That is, the purpose of the later British Mandate of Palestine, of the French Mandate of Syria, of the British Mandate of Iraq, was to ‘render administrative advice and assistance” to these peoples in preparation for their becoming independent states, an achievement that they were recognized as not far from attaining. The Covenant was written before the actual Mandates were established, but Palestine was a Class A Mandate and so the language of the Covenant was applicable to it. The territory that formed the British Mandate of Iraq was the same territory that became independent Iraq, and the same could have been expected of the British Mandate of Palestine. (Even class B Mandates like Togo have become nation-states, but the poor Palestinians are just stateless prisoners in colonial cantons).

    The first map thus shows what the League of Nations imagined would become the state of Palestine. The economist published an odd assertion that the Negev Desert was ’empty’ and should not have been shown in the first map. But it wasn’t and isn’t empty; Palestinian Bedouin live there, and they and the desert were recognized by the League of Nations as belonging to the Mandate of Palestine, a state-in-training. The Mandate of Palestine also had a charge to allow for the establishment of a ‘homeland’ in Palestine for Jews (because of the 1917 Balfour Declaration), but nobody among League of Nations officialdom at that time imagined it would be a whole and competing territorial state. There was no prospect of more than a few tens of thousands of Jews settling in Palestine, as of the mid-1920s. (They are shown in white on the first map, refuting those who mysteriously complained that the maps alternated between showing sovereignty and showing population). As late as the 1939 British White Paper, British officials imagined that the Mandate would emerge as an independent Palestinian state within 10 years.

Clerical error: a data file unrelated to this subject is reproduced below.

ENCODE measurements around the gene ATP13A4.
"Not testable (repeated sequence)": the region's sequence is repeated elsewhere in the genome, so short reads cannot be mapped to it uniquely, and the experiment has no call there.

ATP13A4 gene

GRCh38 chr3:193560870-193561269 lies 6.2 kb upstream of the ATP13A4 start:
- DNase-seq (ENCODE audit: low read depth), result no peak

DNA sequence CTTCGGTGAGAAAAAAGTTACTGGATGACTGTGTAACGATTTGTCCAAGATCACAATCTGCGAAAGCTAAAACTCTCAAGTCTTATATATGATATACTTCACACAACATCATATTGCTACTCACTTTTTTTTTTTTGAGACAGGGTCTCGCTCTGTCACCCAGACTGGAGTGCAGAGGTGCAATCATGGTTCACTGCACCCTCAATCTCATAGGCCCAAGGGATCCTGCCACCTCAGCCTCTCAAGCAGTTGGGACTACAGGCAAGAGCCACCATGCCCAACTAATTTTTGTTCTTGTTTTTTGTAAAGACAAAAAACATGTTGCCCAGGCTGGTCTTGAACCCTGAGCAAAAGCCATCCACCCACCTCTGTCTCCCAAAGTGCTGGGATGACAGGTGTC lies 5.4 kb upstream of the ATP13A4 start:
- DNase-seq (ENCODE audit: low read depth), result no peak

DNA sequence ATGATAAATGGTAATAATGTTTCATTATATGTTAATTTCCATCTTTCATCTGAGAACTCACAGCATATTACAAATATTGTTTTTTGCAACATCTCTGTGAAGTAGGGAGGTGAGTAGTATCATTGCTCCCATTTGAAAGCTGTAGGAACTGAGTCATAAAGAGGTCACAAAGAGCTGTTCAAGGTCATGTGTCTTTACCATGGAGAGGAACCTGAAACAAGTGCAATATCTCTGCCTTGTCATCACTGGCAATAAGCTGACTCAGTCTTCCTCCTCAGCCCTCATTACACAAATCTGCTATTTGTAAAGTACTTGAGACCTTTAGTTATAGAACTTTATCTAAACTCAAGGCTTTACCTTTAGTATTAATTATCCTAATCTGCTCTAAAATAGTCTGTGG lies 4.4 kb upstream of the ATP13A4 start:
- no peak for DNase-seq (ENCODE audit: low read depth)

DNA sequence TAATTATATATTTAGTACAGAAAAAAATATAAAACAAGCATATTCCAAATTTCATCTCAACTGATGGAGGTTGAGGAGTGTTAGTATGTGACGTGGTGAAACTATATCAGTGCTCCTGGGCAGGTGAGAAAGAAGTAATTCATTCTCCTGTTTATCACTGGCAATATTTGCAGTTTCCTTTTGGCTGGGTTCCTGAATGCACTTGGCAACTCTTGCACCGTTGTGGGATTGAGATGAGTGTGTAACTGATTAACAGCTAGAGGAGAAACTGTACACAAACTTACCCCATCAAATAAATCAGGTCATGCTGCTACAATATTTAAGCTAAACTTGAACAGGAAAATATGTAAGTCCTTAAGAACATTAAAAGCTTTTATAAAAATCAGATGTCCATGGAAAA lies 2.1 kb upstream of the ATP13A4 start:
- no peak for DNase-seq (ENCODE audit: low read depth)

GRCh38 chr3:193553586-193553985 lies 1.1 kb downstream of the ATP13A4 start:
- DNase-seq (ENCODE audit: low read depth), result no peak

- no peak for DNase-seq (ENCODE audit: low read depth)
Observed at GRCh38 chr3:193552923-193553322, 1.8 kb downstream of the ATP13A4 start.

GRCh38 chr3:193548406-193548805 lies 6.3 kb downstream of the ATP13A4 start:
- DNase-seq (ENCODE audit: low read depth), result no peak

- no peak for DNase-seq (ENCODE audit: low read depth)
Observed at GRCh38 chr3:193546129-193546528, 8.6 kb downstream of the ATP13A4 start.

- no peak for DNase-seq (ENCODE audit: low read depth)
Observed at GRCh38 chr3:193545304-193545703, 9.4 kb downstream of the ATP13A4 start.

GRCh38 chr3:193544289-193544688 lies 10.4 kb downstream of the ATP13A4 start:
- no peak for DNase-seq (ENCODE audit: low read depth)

In 1851, there had been 327,000 Palestinians (yes, the word ‘Filistin’ was current then) and other non-Jews, and only 13,000 Jews. In 1925, after decades of determined Jewish immigration, there were a little over 100,000 Jews, and there were 765,000 mostly Palestinian non-Jews in the British Mandate of Palestine. For historical demography of this area, see Justin McCarthy’s painstaking calculations; it is not true, as sometimes is claimed, that we cannot know anything about population figures in this region. See also his journal article, reprinted at this site. The Palestinian population grew because of rapid population growth, not in-migration, which was minor. The common allegation that Jerusalem had a Jewish majority at some point in the 19th century is meaningless. Jerusalem was a small town in 1851, and many pious or indigent elderly Jews from Eastern Europe and elsewhere retired there because of charities that would support them. In 1851, Jews were only about 4% of the population of the territory that became the British Mandate of Palestine some 70 years later. And, there had been few adherents of Judaism, just a few thousand, from the time most Jews in Palestine adopted Christianity and Islam in the first millennium CE all the way until the 20th century. In the British Mandate of Palestine, the district of Jerusalem was largely Palestinian.

    The rise of the Nazis in the 1930s impelled massive Jewish emigration to Palestine, so by 1940 there were over 400,000 Jews there amid over a million Palestinians.

    The second map shows the United Nations partition plan of 1947, which awarded Jews (who only then owned about 6% of Palestinian land) a substantial state alongside a much reduced Palestine. Although apologists for the Zionist movement say that the Zionists accepted this partition plan and the Arabs rejected it, that is not entirely true. Zionist leader David Ben Gurion noted in his diary when Israel was established that when the US had been formed, no document set out its territorial extent, implying that the same was true of Israel. We know that Ben Gurion was an Israeli expansionist who fully intended to annex more land to Israel, and by 1956 he attempted to add the Sinai and would have liked southern Lebanon. So the Zionist “acceptance” of the UN partition plan did not mean very much beyond a happiness that their initial starting point was much better than their actual land ownership had given them any right to expect.